There’s been a lot of talk about tax lately. While some advocate lowering it, others are adamant that taxing has a more significant issue of whether it treats everyone equally or not. Of course, there are also those who think taxes should be increased.
Numerous studies, as well as real-life examples in various countries, prove that lowering taxation on a national and state level is economically prosperous. However, some people have trouble wrapping their minds around that. When faced with difficult times, shouldn’t states and the entire country increase the tax, so everyone contributes?
In short – no.
Tax cuts boost economic growth
More than once, administering tax cuts has successfully helped the economy along. The answer to “why and how” is rather simple. Let’s break it down in layman terms. If we give people more money to spend, they will buy more things. That, in turn, boosts economic growth. Simple, right?
Of course, the mechanics of how lowering taxation improves the economy are more complex than that. However, this relationship is by no means guaranteed. Cutting taxes is not a perfect one-move-solves-everything type of solution.
In order for tax cuts to be an ideal solution that will guarantee a significant economic growth, they have to be followed by spending cuts. What’s more, it can’t be just any spending cuts. People have to cut “unproductive” spending and focus their excess money and invest it in the right economic areas.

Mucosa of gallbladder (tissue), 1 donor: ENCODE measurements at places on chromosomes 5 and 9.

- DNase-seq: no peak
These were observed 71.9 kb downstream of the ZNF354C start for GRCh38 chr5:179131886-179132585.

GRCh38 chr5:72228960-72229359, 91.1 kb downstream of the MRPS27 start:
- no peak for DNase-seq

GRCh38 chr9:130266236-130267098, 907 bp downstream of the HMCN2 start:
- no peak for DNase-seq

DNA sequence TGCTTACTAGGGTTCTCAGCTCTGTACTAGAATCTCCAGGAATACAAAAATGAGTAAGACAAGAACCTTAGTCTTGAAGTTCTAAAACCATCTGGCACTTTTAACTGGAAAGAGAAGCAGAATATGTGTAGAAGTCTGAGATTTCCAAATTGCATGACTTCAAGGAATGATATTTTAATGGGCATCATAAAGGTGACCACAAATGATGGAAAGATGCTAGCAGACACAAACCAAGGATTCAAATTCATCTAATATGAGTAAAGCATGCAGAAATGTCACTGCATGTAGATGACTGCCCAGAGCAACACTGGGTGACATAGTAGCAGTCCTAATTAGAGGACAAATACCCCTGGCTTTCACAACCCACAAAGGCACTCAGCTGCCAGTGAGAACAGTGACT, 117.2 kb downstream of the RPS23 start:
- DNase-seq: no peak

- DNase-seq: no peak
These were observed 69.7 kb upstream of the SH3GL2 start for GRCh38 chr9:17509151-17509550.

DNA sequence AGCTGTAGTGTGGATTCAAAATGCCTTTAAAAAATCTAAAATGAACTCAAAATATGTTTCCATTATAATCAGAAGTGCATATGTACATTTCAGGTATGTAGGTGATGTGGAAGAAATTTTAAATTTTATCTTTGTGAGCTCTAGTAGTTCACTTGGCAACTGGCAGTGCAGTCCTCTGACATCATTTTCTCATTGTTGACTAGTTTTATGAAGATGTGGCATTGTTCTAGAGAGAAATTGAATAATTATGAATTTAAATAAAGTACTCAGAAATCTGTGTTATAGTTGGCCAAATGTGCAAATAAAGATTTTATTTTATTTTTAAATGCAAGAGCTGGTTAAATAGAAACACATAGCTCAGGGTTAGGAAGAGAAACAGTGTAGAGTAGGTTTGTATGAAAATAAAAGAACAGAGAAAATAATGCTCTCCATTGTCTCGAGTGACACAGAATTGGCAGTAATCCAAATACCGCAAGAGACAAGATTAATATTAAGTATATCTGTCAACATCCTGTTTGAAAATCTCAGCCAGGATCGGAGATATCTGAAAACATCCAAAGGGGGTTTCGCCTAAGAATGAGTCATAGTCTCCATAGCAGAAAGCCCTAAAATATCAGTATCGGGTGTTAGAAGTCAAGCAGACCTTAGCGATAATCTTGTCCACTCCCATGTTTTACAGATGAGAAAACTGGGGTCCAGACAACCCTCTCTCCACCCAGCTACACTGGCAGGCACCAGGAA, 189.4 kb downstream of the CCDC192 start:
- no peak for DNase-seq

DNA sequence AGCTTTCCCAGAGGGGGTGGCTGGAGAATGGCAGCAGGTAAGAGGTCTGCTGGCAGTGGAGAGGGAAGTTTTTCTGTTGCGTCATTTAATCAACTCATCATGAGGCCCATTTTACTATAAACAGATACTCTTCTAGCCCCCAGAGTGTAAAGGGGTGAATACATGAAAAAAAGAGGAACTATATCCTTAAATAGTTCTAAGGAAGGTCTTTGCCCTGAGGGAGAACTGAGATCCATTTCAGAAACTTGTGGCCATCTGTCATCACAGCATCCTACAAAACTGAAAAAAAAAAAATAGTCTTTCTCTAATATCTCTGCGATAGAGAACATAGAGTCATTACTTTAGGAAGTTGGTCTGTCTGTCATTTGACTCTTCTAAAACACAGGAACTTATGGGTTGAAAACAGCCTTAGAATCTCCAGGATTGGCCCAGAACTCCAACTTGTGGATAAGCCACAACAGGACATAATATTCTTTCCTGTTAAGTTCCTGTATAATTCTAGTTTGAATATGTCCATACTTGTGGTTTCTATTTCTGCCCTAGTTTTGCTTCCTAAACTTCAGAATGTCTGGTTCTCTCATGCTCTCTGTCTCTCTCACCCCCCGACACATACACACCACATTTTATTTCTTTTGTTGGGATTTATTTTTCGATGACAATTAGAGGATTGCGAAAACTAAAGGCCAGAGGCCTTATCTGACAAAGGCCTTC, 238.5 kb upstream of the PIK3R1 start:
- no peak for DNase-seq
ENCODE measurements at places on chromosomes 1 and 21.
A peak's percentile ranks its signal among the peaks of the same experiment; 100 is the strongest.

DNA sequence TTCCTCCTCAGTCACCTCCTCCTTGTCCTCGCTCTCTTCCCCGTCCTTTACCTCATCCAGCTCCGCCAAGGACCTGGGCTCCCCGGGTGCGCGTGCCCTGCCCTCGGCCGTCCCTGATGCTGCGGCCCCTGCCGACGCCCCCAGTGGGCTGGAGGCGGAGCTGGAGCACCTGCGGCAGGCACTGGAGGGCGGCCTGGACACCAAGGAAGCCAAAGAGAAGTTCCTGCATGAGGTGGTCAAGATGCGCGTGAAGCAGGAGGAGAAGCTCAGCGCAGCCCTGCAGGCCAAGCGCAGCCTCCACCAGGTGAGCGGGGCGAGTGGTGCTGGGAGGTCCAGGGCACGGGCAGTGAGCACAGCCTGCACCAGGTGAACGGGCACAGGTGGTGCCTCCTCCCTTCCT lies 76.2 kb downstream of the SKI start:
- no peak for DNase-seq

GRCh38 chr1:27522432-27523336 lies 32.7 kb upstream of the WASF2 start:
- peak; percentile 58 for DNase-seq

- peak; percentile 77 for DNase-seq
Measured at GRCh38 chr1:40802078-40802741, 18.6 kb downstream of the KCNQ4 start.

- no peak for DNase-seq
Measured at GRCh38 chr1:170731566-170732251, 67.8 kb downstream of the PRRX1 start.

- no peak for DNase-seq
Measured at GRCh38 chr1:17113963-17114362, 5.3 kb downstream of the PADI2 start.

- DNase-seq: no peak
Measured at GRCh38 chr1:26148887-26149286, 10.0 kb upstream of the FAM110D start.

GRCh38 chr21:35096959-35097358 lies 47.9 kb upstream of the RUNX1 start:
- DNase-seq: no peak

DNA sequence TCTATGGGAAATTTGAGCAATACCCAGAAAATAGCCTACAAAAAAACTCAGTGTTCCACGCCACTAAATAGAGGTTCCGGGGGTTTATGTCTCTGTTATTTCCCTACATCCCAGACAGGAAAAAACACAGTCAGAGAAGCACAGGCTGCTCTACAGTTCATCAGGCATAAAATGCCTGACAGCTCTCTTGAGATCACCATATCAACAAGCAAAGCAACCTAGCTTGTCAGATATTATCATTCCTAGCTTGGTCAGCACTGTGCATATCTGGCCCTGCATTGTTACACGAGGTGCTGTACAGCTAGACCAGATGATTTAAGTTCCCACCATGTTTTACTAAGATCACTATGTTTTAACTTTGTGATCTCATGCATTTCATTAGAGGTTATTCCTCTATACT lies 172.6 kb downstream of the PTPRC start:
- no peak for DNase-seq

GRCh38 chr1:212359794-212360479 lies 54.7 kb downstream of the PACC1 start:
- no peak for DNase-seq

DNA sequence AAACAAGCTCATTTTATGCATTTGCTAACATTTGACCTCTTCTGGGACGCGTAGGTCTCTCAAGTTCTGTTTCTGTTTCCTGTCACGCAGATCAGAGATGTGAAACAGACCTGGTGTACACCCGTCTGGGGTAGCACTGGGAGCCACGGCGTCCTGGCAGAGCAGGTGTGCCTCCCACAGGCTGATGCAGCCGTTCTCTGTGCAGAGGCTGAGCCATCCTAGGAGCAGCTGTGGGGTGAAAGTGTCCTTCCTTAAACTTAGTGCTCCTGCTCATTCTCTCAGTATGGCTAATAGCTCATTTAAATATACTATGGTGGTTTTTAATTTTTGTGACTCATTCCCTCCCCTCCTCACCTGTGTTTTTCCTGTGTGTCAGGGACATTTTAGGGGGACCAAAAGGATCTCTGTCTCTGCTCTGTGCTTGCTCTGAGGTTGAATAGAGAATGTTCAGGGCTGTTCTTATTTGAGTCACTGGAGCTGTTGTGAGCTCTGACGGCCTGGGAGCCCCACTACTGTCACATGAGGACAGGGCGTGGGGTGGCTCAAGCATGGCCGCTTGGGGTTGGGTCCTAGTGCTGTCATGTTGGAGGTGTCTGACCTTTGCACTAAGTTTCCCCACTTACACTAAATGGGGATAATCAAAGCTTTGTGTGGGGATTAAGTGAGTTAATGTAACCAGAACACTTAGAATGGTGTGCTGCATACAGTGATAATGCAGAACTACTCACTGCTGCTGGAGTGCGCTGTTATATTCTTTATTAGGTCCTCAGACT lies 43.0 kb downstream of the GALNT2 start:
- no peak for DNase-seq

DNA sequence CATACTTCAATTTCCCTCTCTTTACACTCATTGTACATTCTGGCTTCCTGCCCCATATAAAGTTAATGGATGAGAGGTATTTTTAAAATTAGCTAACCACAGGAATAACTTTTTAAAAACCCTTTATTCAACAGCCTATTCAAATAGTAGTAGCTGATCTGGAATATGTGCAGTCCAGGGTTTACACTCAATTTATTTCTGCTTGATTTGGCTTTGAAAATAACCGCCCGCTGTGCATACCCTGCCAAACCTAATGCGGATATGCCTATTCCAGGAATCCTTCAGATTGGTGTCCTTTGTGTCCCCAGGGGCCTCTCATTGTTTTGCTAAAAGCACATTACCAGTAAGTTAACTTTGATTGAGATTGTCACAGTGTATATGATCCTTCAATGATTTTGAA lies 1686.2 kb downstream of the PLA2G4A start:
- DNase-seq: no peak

That is also one of the reasons why some justify cutting the taxes for the upper tax bracket (the wealthy, top 5% of citizens). The rich are more likely to invest the “excess” money they have from tax cuts and boost the economy. What’s more, they will be spending and investing much larger sums that the rest of us “regular folk.”
The type of tax cut also plays a significant role
Not all tax cuts will have the same results when it comes to boosting the economy. This fact tells quite a different tale than the one we already mentioned. Namely, it advocates cutting taxes to the middle and lower tax brackets, rather than letting the wealthy off the hook.
Why? Because people who have less money, and operate on a paycheck-to-paycheck basis are more likely to spend the extra hundred or a few hundred dollars they get from a tax cut. Therefore, they are more likely to “give back” to the economy.
Either way, it’s clear that cutting taxes will, ultimately, boost the economy. However, the fact remains – it’s not a fool-proof solution that will solve all problems.